“Last year we won the league championship and it was the greatest feeling ever."
By Sam Laskaris
It’s not quite the way Nakehko Lamothe had envisioned his collegiate hockey career would play out, but the 22-year-old centre from Alberta’s Bigstone Cree Nation is certainly not complaining.
Lamothe is currently a key member of the MacEwan University Griffins, an Edmonton-based squad that competes in the Alberta Colleges Athletic Conference (ACAC).
During his junior days Lamothe, whose mother Lynn is Cree and father Kaia is Dene, had bounced around in four different junior leagues in Alberta, Manitoba and Saskatchewan. Then, shortly after completing his final junior season with the La Ronge Ice Wolves of the Saskatchewan Junior Hockey League, Lamothe signed on to play college hockey with Keyano College in Fort McMurray, Alta.
But a not-so-funny-thing happened to Lamothe shortly afterward. Though he was never contacted by any Keyano officials, he found out by reading an online post that the college was folding its men’s hockey program.
“I really wanted to continue my hockey career,” Lamothe said. So he opted not to attend Keyano just for his schooling. Instead he got in touch with hockey officials at MacEwan, another school he had applied to.
“They said they had a full roster,” Lamothe said. “But I thought I would come to MacEwan and go to an open tryout.” As it turned out, he didn’t have to do that.
Then Griffins’ coach Bram Stephen got in touch with Lamothe shortly after his initial contact and invited him to a summer skate. Though he had not initially recruited him, Stephen was impressed enough to add Lamothe to the MacEwan roster.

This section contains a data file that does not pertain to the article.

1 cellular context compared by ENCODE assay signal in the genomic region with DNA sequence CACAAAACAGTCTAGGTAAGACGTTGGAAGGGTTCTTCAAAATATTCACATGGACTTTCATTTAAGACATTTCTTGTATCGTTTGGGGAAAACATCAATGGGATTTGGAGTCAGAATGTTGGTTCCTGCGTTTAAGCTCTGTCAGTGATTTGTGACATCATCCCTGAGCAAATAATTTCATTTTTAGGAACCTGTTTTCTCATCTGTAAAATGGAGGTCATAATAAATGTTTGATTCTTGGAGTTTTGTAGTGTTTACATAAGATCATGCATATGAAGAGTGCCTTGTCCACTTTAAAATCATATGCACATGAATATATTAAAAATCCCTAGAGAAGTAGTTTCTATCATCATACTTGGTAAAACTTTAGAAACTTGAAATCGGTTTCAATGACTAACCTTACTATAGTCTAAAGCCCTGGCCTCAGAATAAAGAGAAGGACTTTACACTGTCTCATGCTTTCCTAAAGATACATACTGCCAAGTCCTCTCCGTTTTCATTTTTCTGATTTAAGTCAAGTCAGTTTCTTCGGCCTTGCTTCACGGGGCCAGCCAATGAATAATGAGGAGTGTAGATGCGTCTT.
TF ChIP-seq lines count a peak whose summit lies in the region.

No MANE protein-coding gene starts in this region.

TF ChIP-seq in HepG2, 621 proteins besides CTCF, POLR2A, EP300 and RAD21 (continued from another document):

It ended up being a memorable season for Lamothe and his teammates.
“Last year we won the league championship and it was the greatest feeling ever,” he said.
Lamothe believes the Griffins are capable of defending their crown this season.
“We lost a few guys,” he said. “But we also gained some pretty good guys. I think we have a good chance to win the league again.”
With four regular season contests remaining, the Griffins are occupying third place in the eight-team ACAC with a 16-7-1-0.
The Northern Alberta Institute of Technology (NAIT) Ooks are atop the standings with a 20-2-1-1 mark. And MacEwan is just one point behind second-place Red Deer College, which is sporting a 16-6-2-0 record.
Lamothe has been impressed with the quality of play in the ACAC.
“We have guys in the league that played five years in the Western Hockey League,” he said. “And there’s guys that played Tier II Junior A. There’s also the odd guy that played in minor pro leagues like the ECHL and even the American Hockey League and they’ve come back to go to school and play in this league.”
Griffins’ interim head coach Mike Ringrose is pleased to have Lamothe on his roster.
“He’s playing as a checking centre for us,” Ringrose said of Lamothe, who has earned nine points, including six goals in 19 games this season. “He’s a high-energy player and he’s hard to play against. He’s consistently working in the hard ends of the ice.”
Lamothe, a 6-foot-3, 210-pounder, does not seem to mind if he’s not the one leading his club offensively.
“I just like to contribute any way I can,” he said.
Ringrose believes Lamothe is also setting a good example for his teammates.
“He’s the first guy at the rink and always the last guy off the ice,” he said.
Ringrose also thinks Lamothe, who is also a high academic achiever working towards his Bachelor of Science degree in Kinesiology, will become successful.
“He’s so focused and that’s going to open up a lot of doors for him because of how hard he works on and off the ice,” Ringrose said.
Ringrose added he’s confident, should he choose, Lamothe is capable of going on to play pro hockey, either in a North American minor pro circuit or in a league somewhere in Europe.
“The school part is great,” Lamothe said. “But I really like hockey. And I want to go as far as I can with that.”
For the past four off-seasons Lamothe has been returning home and training Indigenous youth in Calling Lake, next to the Bigstone Cree Nation.
“I try to teach them about nutrition,” he said. “I tell them what to eat and get them into the athlete’s mindset.”
He’s hoping a degree gives him additional clout to make up his own workouts and train individuals.
“I want to get my degree in Kinesiology so I am qualified to be that person,” he said.